• Consider reducing executive/director salaries with a model that allows them to regain what they’ve lost in the coming year should the business do well. This tactic could buy you a small addition to your runway PLUS the respect and loyalty of your staff. 

MEDIUM LABOUR COST REDUCTION MEASURES 

If you want to keep your team but cannot afford your current cost structure, the following measures may be worth considering: 

  • Keep the existing team with a reduction of all salaries. Consider a more significant reduction for your highest income earners. 
  • Transitioning all or a subset of your organization to three- or four-day workweeks. 
  • Introduce work sharing for parts of the organization. For example, reducing three employees’ hours so that they share the jobs of two. You could receive support for this via the Work-Sharing Program.  
  • Introduce work-sharing with other companies. For example, contracting employees to other well-performing companies temporarily. See Invest Ottawa’s HR team ASAP; with adequate notification, they may be able to help broker some of these connections. 

These cost reduction measures could allow you to keep your organization together and ready for when your market recoversThey may also help prevent deterioration of your culture, which could be triggered by ‘taking people out’ at this vulnerable time. 

SEVERE LABOUR COST REDUCTION MEASURES 

If you believe that you need to restructure your organization because it’s not going to be the right fit post-COVID-19 OR, you plan on reducing your headcount because you cannot afford to maintain the team, here are some options to consider. 

  • Take advantage of Invest Ottawa’s special COVID-19 Talent Assistance Program designed to connect displaced employees with other employers in the region who are hiring. This program enables you to support your team by transitioning them to possible new employment opportunities. 
  • If you feel confident that you will want to bring the team back within 13 weeks, consider the possibility of a “temporary layoff” which would allow your employees to benefit from Employment Insurance right away.   

All suggested actions are just that, suggestions. Remember, this is a simplified approach – it cannot cover every scenario or take into account your unique context. Treat these suggestions as ideas to consider and remember to get legal advice before taking any action. 

We are all in this together. If you require support or need a sounding board to review your plans, our seasoned team of executive advisors (many who have survived challenging economic times before) are here to share their lived experiences. Reach out to Invest Ottawa through the Request for Services form, and they will connect you with the appropriate advisor or service. 


Download the Preserving Cash and Talent: A Practical Guide Chart. This online PDF makes it easy to assess where your company stands today, and identify what measures you could consider taking next.

 

 


 

Checklist – Lead and communicate with care during crisis:
  • No matter what changes you need to make today or in the future, follow the fundamental principles of respect, caring and support.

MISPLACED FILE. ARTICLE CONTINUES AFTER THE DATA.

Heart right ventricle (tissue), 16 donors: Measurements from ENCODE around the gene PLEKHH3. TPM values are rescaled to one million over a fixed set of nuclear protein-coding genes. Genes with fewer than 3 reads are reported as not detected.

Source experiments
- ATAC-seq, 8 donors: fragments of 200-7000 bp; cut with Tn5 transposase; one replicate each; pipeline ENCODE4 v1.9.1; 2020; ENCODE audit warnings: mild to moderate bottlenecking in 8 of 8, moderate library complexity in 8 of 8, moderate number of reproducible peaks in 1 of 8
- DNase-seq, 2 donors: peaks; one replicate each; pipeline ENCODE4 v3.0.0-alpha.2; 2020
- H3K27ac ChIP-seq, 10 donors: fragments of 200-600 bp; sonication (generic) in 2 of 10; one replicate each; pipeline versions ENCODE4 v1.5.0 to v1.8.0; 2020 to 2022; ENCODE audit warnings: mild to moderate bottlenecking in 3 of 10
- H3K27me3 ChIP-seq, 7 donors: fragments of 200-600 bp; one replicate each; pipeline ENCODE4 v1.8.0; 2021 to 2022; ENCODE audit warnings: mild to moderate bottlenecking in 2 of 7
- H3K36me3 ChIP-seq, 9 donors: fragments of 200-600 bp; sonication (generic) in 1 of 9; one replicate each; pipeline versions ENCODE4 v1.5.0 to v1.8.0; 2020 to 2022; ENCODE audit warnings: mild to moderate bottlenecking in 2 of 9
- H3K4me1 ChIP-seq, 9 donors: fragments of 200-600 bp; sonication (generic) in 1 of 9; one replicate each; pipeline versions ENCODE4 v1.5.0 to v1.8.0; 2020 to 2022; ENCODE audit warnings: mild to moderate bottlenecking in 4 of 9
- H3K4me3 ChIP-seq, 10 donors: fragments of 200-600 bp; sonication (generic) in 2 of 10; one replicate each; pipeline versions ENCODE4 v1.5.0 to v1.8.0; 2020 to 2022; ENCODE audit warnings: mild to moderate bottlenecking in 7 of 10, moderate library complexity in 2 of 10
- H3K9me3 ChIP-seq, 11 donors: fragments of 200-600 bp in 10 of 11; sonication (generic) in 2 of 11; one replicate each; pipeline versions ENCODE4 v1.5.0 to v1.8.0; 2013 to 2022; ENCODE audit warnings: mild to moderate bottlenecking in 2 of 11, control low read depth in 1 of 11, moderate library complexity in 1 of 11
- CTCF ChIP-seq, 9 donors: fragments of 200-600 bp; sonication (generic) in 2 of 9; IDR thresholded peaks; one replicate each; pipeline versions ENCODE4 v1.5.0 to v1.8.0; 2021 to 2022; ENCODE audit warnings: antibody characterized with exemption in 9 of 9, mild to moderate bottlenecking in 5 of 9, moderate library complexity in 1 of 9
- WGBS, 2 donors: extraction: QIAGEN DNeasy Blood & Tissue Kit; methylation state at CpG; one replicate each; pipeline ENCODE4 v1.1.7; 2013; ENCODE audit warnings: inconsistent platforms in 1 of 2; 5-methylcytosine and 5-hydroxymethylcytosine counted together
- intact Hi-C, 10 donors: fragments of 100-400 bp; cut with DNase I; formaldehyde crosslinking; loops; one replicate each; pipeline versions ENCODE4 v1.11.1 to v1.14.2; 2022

• Communicate regularly and be as transparent as possible. Collaborate as leadership and stay connected to your team.  
  • How you treat the entire organization at this time will be remembered in the community long after the economy heals. It may sound simple, but this sums it up, “treat your people as you’d want to be treated.” 
  • Don’t assume that if you just treat the people who you are ‘keeping’ well that your company will survive. Remember, your employees who stay are friends with those laid off. How you treat those friends impacts what they think of the company, how committed they are to it, how hard they will continue to work, and how long they will remain with you once they have the option of leaving.   
  • If you know that you have a decent runway before having to consider any people cost reduction actionlet your team know.  Giving people reprieve from worrying about their income could buy you increased productivity and loyalty. 
  • For leaders, especially now, it’s important to be ‘visible’ and ‘listening.’ Skip levels are especially helpful now to make your employees feel well connected to the organization.  
  • Consider ideas for creating support for one another within the organization. A buddy system could help. Company-wide Non-COVID-19 lunch and learns or occasional team zoom coffee breaks may help. 
  • Should you need to deliver bad news, earlier in the week is better as it generally provides people with access to others during the remainder of the workweek. This timing helps them cope. 

About the author 

Ella Mar advises CEOs in Ottawa’s tech community to help them execute on their strategies and scale their businesses successfully. Prior to consulting Ella held executive positions leading Engineering, Marketing, Product Management, Customer Success, Finance, Human Resources and Operations in some of Ottawa’s most dynamic technology companies, including Nortel, Entrust, CrossKeys, Espial and Irdeto. With Invest Ottawa, Ella is an advisor for the Scale-up Programming. 

 


For more actionable insight that can help you navigate this new reality, visit Invest Ottawa’s COVID-19 Resource page. The resources provided there have been vetted for quality and are updated by our team on a regular basis.